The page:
Israel Gutierrez, an NBA columnist for ESPN and a regular panelist on Around the Horn and The Sports Reporters, came out in an emotional blog post this week.
"I've been agonizing for months trying to figure out how to do this," he wrote. "It's been incredibly difficult, to the point where I usually talk myself in circles and end up making very little sense. So I decided on this simple blog entry. No formalities, no restrictions, just me letting you into a portion of my life I've kept largely separate from my professional career. I'm gay, which plenty of people, I'm sure, have either deduced or just guessed as much over the years."
Gutierrez, 38, says he's been out to friends and family for more than six years, so this isn't his big "coming out," but since he's getting married September 12, he didn't want to have to tell his story over and over when people noticed his wedding ring.
"As far back as I can remember, I've always enjoyed sports, enjoyed competition," he wrote. "But there was always, especially in my teenage years, a confidence barrier I could never break through. I couldn't really explain it then. I mean, I probably knew deep down that it was because I was gay, and for some reason that made me feel I wasn't on the same playing field, almost literally, as straight men. But I was already in deep denial about my sexuality, so acknowledging that would've probably broken me back then."
Gutierrez wrote that he had long felt extreme shame, and from his early teens until his late 20s, he'd blow out his birthday candles with the same wish: "Please don't let me be gay."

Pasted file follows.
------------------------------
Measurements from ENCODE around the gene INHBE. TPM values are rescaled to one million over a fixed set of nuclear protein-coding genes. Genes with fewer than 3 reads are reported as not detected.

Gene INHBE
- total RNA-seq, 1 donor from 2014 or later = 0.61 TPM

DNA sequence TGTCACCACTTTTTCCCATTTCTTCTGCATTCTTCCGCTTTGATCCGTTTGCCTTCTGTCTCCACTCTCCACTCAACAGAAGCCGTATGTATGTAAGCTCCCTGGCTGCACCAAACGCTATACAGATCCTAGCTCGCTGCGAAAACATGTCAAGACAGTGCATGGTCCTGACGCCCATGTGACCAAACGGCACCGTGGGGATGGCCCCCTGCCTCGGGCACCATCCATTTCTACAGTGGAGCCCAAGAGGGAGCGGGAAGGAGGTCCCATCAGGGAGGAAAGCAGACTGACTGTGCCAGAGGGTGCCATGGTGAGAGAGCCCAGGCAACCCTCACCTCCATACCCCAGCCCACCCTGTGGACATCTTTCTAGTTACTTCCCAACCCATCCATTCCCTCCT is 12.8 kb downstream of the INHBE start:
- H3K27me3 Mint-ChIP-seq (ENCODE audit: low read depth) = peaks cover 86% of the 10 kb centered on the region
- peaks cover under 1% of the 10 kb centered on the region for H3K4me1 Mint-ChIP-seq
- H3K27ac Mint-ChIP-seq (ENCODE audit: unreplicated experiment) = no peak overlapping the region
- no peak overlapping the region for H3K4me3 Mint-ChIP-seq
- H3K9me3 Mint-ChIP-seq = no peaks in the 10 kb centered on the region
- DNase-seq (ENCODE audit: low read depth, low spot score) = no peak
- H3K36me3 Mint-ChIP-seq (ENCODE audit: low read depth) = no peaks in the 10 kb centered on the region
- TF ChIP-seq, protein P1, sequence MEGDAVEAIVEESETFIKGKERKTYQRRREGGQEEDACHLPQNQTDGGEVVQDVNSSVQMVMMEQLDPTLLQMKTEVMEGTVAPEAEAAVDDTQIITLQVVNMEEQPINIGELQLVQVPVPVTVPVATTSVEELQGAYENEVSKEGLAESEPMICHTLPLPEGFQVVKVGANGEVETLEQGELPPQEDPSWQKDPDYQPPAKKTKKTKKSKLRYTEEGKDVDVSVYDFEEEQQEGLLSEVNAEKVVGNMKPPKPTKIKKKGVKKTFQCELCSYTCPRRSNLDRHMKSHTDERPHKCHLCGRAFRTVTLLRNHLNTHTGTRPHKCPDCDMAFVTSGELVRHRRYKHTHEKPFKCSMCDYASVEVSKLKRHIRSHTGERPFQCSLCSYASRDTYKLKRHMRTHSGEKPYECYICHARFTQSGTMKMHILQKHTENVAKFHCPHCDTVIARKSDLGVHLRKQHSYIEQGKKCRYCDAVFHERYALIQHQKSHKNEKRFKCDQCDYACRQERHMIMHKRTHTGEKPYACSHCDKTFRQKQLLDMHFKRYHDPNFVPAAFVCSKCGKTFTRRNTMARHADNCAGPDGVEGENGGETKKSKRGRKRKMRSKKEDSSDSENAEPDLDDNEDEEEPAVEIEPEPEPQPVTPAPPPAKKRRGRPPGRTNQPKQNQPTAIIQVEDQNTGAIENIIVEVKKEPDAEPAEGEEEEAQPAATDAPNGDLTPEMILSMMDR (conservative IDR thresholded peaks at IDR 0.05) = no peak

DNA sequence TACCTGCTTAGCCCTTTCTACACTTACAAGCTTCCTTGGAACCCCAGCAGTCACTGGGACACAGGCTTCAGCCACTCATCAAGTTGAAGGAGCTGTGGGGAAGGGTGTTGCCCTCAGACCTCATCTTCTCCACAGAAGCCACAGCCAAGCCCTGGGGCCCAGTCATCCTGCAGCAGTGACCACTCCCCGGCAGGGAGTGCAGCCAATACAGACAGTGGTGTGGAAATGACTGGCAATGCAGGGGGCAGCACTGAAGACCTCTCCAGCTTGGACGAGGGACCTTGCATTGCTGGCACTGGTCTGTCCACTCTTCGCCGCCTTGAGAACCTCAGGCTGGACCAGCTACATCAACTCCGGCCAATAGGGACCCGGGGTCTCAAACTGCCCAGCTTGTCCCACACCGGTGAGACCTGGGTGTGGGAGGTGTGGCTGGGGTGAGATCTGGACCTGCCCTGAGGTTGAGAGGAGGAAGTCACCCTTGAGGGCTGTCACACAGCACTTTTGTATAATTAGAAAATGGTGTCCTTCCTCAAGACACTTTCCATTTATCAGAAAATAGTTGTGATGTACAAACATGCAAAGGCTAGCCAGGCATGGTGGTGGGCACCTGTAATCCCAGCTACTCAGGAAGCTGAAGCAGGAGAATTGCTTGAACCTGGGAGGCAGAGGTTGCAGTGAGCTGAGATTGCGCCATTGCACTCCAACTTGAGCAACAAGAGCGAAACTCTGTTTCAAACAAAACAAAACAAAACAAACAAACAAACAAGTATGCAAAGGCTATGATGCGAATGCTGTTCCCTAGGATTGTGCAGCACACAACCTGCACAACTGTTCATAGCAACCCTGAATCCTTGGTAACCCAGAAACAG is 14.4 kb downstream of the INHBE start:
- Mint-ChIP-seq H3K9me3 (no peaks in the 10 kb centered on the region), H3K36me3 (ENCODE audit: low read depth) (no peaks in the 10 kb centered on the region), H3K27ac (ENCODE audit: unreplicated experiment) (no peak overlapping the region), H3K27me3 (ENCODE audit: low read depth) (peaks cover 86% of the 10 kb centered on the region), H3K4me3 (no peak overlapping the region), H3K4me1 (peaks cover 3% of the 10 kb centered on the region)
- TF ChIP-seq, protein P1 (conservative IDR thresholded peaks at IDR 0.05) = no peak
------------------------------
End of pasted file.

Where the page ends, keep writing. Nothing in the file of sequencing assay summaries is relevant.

"Every time I prayed, I made sure to ask God to help me through this," he wrote. "To help reveal my true self." Then, in 2010, he read the coming out story of Welsh rugby player Gareth Thomas and was moved.
Gutierrez, who lives in South Florida where he was born, says he met David Kitchen in 2009 while on a trip to Phoenix, which was when his life began to change. The two were engaged in February 2014 and Gutierrez says they will have a very traditional ceremony next week.
"Not only was there, possibly, someone out there for me, but I had been making life so unnecessarily difficult on myself," he wrote. "I was so concerned about fitting what other people thought I should be, I was literally wasting an entire segment of my life. In a sense, all the prayer worked because I eventually saw my true self, and I've never been happier."
"I'm confident that now that this is out in the open, I can deliver an even better version of my professional self," he concluded. "Happiness tends to bring out the best in a person. And I'm so happy right now."